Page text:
On August 26th, We Are Straight Allies sent this letter to city council – we encourage each of you to contact the city council member of your district and let them know that you support the LGBT community and the passing of a new Human Rights Ordinance in Jacksonville – inclusive of sexual orientation or gender identity:
For the past several years, I have served as an active and “out” straight ally working towards equality with the LGBT community. In 2008, I co-founded the first-ever Gay-Straight Student Alliance at Winston-Salem State University, an HBCU after hearing devastating stories from gay and lesbian students about on-going bias & discrimination, physical & emotional abuse, and abandonment by their families. Seven months later, the board of trustees unanimously passed the first-ever non-discrimination policy inclusive of sexual orientation. This work caught the attention of the White House Office of Public Engagement and led to one of our students, Michael Evans, president of the GSSA, being invited to stand with President Obama at a historic signing of the HBCU initiative.
While in NC, I also worked with Donna Payne and Karin Quimby of the HRC, Brian Bond with the White House Office of Public Engagement, Sharon Lettman-Hicks with the NBJC and Jasmine Beach-Ferrara with the Campaign for Southern Equality. I stood shoulder to shoulder with nine gay and lesbian couples as we marched from my downtown loft and art gallery to the Office of the Deeds where they applied for and were denied marriage licenses, and I worked with a dedicated, diverse group of community members to ensure a more inclusive policy for family memberships at a local YMCA.
You may be wondering why I have chosen to become involved in LGBT advocacy. The answer is both simple and complex. My mother, Susanne is a white, Jewish civil & human rights, social justice, and women’s liberation activist. My father, Rev. James Luther Bevel was a “fiery top lieutenant of the Rev. Martin Luther King Jr. and a force behind many of the pivotal civil rights campaigns of the 1960s.” I am painfully aware that it has only been several decades since laws banning “race-mixing” were enforced in certain U.S. states. My parents’ legacy has informed much of my life and my decision to advocate for marginalized groups of people – women, those in poverty, victims of sexual violence and the criminal justice complex, people of color, etc. My earliest memory of activism was as a three-year-old, sleeping in concrete building tubes in the park across the street from the White House, eating rice and drinking water in support of the Bangladesh Liberation War and protesting famine in Pakistan.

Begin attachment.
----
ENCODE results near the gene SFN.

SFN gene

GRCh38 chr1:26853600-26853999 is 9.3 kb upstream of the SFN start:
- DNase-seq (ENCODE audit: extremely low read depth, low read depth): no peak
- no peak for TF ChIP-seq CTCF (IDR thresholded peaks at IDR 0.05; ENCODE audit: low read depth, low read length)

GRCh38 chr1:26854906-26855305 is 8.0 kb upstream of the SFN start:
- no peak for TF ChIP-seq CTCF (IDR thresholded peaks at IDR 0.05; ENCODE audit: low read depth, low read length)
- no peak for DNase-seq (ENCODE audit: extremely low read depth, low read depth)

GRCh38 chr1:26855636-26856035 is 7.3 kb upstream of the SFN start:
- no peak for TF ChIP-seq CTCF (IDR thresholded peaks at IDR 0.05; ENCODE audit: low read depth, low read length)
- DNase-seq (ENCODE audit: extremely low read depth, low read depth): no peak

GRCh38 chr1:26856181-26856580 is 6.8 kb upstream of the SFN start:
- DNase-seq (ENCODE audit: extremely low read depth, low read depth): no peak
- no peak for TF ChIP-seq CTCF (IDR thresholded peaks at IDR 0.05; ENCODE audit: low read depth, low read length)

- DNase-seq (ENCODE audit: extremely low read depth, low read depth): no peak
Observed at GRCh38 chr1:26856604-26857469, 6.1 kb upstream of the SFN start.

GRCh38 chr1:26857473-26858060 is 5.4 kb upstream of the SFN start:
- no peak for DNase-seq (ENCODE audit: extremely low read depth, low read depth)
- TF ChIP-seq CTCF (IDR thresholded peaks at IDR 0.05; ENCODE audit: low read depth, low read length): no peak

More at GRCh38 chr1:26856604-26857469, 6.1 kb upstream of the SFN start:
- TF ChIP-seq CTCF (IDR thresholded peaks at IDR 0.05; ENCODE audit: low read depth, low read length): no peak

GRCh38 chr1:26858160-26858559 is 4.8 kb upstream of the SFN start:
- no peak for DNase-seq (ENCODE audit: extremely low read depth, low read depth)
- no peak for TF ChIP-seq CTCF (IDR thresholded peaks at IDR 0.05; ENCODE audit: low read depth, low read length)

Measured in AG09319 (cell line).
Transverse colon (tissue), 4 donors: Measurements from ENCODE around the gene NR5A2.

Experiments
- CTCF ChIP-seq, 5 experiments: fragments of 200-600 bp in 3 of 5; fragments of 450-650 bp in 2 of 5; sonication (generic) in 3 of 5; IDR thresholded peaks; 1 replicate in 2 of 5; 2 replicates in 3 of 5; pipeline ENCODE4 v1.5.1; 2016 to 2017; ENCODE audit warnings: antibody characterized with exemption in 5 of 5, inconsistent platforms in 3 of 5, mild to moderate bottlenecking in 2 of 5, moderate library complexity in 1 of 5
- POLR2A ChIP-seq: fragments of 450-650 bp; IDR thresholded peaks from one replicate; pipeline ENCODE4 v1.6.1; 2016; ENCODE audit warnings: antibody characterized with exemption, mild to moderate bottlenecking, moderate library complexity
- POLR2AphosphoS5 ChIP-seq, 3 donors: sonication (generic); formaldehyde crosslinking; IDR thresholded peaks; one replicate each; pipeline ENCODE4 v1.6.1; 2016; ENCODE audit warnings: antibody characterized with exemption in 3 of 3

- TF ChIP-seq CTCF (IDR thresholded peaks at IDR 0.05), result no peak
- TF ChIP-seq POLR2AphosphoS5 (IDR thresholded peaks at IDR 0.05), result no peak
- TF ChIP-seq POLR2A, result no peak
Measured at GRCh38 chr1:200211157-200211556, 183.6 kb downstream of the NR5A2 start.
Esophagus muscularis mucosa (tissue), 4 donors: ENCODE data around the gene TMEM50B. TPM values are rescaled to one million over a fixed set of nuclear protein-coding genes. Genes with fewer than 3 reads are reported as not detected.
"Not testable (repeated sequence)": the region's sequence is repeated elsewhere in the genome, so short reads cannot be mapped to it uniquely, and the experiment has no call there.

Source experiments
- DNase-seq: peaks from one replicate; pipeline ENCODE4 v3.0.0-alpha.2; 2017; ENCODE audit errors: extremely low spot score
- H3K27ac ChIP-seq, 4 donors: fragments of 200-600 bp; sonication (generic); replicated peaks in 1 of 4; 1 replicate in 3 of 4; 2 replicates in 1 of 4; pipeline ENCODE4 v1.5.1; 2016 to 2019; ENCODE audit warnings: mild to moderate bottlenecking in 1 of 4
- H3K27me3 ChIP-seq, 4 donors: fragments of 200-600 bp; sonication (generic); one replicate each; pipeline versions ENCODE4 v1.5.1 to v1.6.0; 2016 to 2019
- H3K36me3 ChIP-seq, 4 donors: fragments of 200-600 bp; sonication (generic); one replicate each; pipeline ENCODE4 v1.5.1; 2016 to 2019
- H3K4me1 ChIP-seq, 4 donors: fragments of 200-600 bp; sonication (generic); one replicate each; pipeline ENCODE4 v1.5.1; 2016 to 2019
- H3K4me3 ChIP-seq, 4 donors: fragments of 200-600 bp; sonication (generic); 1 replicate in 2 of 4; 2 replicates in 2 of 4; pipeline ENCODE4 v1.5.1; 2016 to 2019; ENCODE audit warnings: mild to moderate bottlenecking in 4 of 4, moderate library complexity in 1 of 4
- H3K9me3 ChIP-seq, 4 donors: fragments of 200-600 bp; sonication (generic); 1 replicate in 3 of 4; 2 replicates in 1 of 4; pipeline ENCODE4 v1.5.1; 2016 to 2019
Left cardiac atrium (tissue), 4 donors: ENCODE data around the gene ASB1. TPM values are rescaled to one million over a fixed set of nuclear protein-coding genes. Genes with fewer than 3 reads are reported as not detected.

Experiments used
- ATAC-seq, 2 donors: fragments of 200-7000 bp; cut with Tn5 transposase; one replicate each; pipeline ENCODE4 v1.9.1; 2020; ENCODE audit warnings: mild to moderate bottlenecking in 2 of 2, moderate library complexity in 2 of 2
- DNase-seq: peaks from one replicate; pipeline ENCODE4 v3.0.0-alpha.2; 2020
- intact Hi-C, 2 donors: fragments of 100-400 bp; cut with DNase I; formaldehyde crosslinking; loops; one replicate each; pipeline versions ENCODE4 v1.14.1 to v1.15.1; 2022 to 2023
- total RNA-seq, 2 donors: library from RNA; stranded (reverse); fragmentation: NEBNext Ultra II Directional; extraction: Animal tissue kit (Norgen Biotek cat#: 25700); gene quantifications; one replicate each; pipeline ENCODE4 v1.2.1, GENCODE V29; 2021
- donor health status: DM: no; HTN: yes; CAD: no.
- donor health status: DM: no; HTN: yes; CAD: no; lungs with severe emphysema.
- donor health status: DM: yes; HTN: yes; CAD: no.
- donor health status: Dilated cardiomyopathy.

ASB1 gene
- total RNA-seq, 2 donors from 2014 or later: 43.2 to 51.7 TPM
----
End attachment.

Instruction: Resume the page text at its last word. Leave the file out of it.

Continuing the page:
When I was five, we moved to Memphis, TN. Our tiny, weary legs carried me and my sister to the Lorraine Motel – long before it was transformed into the National Civil Rights Museum in 1991. Back then, it an hourly-rate, seedy franchise with prostitutes and a dilapidated swimming pool near the balcony where Dr. King was assassinated. We sang freedom songs and listened to civil rights giants Andrew Young, John Lewis, Ralph David Abernathy and Jesse Jackson recount the horrors and joys of the movement. Stories of The Poor People’s Campaign, the resistance against the war in Vietnam, and the Memphis Sanitation Strike resonated in my soul and inspired me to become a freedom fighter.
Fifty years ago, my father initiated and orchestrated the Birmingham “Children’s Crusade” that helped revive the Movement and was the turning point that prompted President John F. Kennedy to publicly fully support racial equality and led to the passage of the Civil Rights Act of 1964. Thousands of children were beaten, hosed, attacked by dogs and arrested as they peacefully protested for human rights. Once again, we are standing at the crossroads of freedom and equality. In the spirit of his memory and all of the other foot soldiers who stood, fought and died for justice, I proudly stand in support of a comprehensive Human Rights Ordinance.
When I think about the vast and diverse group of people who have influenced and impacted my life, I am deeply appreciative that the list includes women, men, transgendered, Christians, Jews, Muslims, Hindus, atheists, white, Black, Latino, mixed-race, Asian, Democrats, Republicans, gay and straight. From a tiny jail cell in Birmingham, Dr. King wrote, “We are caught in an inescapable network of mutuality, tied in a single garment of destiny.”
Since arriving in Jacksonville last fall, I have become involved with a myriad of organizations and initiatives working to help move this community forward – JAX2025, Race: Are We So Different? exhibition, TEDxJacksonville, etc. I have also joined the Jacksonville Committee for Equality. Several weeks ago, I, along with Dan Bagan and Laura Riggs, created a straight ally ad campaign. We look forward to speaking with each of you as we work to find common ground upon which to stand.